Monday, September 19, 2016

Lucy P Marcus - Truth, lies and trust in the age of Brexit and Trump

Nowadays, facts and truth are becoming increasingly difficult to uphold in politics (and in business and even sports). They are being replaced with what the American comedian Stephen Colbert calls “truthiness”: the expression of gut feelings or opinions as valid statements of fact. This year might be considered one of peak truthiness.

To make good decisions, voters need to assess reliable facts, from economic data to terrorism analysis, presented transparently and without bias. But, today, talking heads on television would rather attack those with expertise in these areas. And ambitious political figures – from the leaders of the Brexit campaign in the United Kingdom to US Republican presidential candidate Donald Trump – dismiss the facts altogether.

The environment is ripe for such behaviour. Voters, particularly in the advanced economies, are jaded by years of broken political promises, revelations of cover-ups, and relentless political and media spin. Opaque or dubious dealings have cast doubt on the integrity of organisations and institutions on which we should be able to rely. For example, the New York Times recently published a series of articles on thinktanks that highlighted the conflict of interest faced by those who operate as analysts, but are beholden to corporate funders and sometimes also act as lobbyists.

As soon as a few experts are found to have been offering half-truths – or worse – the credibility of the entire field can be called into question. Christine Todd Whitman, who was Head of the US Environmental Protection Agency (EPA) on 11 September 11 2001, told residents of New York City that the air was safe to breathe and the water was safe to drink in the days after the terrorist attack on the World Trade Center. But, as a 2003 EPA report noted, the agency “did not have sufficient data and analyses to make such a blanket statement” at that time. With cases of severe respiratory illness piling up, Whitman now admits that the statement was wrong.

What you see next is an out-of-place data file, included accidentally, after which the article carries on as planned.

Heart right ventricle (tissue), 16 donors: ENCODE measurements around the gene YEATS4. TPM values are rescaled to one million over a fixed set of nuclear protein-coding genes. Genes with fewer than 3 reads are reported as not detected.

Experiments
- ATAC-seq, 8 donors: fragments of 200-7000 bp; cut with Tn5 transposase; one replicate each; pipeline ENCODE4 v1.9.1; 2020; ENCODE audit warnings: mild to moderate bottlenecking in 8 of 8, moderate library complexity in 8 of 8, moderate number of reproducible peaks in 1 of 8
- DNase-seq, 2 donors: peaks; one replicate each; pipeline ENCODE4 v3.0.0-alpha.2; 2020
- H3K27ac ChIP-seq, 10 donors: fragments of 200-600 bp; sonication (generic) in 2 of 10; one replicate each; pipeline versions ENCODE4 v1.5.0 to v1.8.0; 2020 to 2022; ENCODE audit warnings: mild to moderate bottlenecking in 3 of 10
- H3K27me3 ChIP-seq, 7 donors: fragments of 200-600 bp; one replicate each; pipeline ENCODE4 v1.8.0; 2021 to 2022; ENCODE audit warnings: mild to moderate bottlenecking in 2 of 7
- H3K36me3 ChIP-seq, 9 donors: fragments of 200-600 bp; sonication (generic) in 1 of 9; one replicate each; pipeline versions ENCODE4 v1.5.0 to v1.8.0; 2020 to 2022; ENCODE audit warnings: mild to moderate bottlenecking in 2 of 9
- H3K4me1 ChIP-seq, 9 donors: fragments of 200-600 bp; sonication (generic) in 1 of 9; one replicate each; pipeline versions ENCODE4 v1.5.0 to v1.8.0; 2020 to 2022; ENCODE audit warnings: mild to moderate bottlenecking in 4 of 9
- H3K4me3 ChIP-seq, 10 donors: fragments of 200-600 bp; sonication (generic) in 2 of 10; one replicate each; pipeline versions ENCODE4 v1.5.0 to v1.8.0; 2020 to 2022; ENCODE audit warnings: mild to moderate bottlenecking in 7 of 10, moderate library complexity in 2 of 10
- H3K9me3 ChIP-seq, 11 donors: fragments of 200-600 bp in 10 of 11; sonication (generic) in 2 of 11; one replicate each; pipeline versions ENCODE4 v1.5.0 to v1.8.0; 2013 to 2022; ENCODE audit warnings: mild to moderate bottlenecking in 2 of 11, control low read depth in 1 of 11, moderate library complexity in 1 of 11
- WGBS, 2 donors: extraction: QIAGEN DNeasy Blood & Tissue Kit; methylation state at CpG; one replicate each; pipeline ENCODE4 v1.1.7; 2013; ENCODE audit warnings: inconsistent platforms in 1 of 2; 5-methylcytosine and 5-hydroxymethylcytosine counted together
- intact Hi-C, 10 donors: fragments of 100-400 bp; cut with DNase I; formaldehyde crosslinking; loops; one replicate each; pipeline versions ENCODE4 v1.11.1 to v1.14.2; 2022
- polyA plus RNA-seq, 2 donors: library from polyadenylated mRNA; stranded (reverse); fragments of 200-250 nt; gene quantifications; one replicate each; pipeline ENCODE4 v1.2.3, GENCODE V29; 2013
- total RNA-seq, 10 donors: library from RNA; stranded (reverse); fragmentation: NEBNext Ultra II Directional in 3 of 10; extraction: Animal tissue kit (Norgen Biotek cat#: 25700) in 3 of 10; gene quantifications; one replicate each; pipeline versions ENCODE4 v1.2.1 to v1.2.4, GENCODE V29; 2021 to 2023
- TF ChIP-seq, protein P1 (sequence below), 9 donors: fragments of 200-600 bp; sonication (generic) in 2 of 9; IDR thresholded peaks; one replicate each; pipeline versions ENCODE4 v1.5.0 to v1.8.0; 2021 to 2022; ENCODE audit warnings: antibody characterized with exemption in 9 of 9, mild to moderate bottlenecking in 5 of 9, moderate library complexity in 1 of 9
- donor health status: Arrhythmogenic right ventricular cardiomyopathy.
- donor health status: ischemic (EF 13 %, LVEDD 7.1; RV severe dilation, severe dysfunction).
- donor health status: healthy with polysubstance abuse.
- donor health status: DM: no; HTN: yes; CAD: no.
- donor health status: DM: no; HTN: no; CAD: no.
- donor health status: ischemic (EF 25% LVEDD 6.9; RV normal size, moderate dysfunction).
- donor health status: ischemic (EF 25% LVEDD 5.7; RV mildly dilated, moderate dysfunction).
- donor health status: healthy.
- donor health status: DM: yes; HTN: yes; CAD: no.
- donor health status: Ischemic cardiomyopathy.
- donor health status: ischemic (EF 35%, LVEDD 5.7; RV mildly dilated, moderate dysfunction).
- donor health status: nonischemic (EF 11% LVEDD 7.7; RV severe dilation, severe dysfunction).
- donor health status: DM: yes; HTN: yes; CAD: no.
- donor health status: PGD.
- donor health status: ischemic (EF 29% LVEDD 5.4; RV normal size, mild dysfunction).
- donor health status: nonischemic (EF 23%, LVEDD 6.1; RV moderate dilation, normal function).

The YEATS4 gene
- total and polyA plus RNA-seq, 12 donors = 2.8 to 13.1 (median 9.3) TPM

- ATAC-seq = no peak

Likewise, as the recently published Chilcot report showed, the Iraq War was launched in 2003 under false pretences. Intelligence reports had not established that there were weapons of mass destruction in the country, yet British prime minister Tony Blair dutifully followed US president George W. Bush in ordering his military to invade. The consequences of that decision are still emerging. If our leaders can be so willfully wrong about such consequential matters, how can we believe anything they tell us?.. Read more:

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